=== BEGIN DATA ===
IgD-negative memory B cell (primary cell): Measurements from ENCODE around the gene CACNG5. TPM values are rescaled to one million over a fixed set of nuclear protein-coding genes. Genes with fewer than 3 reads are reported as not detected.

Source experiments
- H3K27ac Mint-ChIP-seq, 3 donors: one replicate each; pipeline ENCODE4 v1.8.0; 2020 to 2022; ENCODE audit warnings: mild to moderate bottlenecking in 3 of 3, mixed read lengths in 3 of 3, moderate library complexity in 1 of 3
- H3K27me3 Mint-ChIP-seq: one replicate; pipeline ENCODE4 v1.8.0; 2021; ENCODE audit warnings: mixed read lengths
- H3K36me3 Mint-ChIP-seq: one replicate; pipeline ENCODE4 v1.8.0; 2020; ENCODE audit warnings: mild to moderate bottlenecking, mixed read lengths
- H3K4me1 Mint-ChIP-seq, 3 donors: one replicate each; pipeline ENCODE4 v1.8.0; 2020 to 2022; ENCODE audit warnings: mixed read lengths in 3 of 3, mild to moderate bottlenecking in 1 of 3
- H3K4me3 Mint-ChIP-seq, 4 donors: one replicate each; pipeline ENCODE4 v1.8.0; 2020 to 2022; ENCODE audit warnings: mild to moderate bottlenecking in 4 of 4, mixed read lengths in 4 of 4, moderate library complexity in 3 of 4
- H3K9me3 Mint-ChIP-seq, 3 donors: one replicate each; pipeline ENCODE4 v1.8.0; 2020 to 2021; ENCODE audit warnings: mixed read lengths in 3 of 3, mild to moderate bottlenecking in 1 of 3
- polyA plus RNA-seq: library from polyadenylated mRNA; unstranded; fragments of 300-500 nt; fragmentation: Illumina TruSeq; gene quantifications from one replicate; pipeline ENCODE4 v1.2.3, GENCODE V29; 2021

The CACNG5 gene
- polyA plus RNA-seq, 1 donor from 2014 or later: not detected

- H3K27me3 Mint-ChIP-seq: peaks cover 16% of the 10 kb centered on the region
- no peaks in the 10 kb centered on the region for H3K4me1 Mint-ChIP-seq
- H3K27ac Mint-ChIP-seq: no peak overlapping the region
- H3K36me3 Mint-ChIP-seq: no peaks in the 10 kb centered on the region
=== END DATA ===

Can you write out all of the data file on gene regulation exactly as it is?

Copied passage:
IgD-negative memory B cell (primary cell): Measurements from ENCODE around the gene CACNG5. TPM values are rescaled to one million over a fixed set of nuclear protein-coding genes. Genes with fewer than 3 reads are reported as not detected.

Source experiments
- H3K27ac Mint-ChIP-seq, 3 donors: one replicate each; pipeline ENCODE4 v1.8.0; 2020 to 2022; ENCODE audit warnings: mild to moderate bottlenecking in 3 of 3, mixed read lengths in 3 of 3, moderate library complexity in 1 of 3
- H3K27me3 Mint-ChIP-seq: one replicate; pipeline ENCODE4 v1.8.0; 2021; ENCODE audit warnings: mixed read lengths
- H3K36me3 Mint-ChIP-seq: one replicate; pipeline ENCODE4 v1.8.0; 2020; ENCODE audit warnings: mild to moderate bottlenecking, mixed read lengths
- H3K4me1 Mint-ChIP-seq, 3 donors: one replicate each; pipeline ENCODE4 v1.8.0; 2020 to 2022; ENCODE audit warnings: mixed read lengths in 3 of 3, mild to moderate bottlenecking in 1 of 3
- H3K4me3 Mint-ChIP-seq, 4 donors: one replicate each; pipeline ENCODE4 v1.8.0; 2020 to 2022; ENCODE audit warnings: mild to moderate bottlenecking in 4 of 4, mixed read lengths in 4 of 4, moderate library complexity in 3 of 4
- H3K9me3 Mint-ChIP-seq, 3 donors: one replicate each; pipeline ENCODE4 v1.8.0; 2020 to 2021; ENCODE audit warnings: mixed read lengths in 3 of 3, mild to moderate bottlenecking in 1 of 3
- polyA plus RNA-seq: library from polyadenylated mRNA; unstranded; fragments of 300-500 nt; fragmentation: Illumina TruSeq; gene quantifications from one replicate; pipeline ENCODE4 v1.2.3, GENCODE V29; 2021

The CACNG5 gene
- polyA plus RNA-seq, 1 donor from 2014 or later: not detected

- H3K27me3 Mint-ChIP-seq: peaks cover 16% of the 10 kb centered on the region
- no peaks in the 10 kb centered on the region for H3K4me1 Mint-ChIP-seq
- H3K27ac Mint-ChIP-seq: no peak overlapping the region
- H3K36me3 Mint-ChIP-seq: no peaks in the 10 kb centered on the region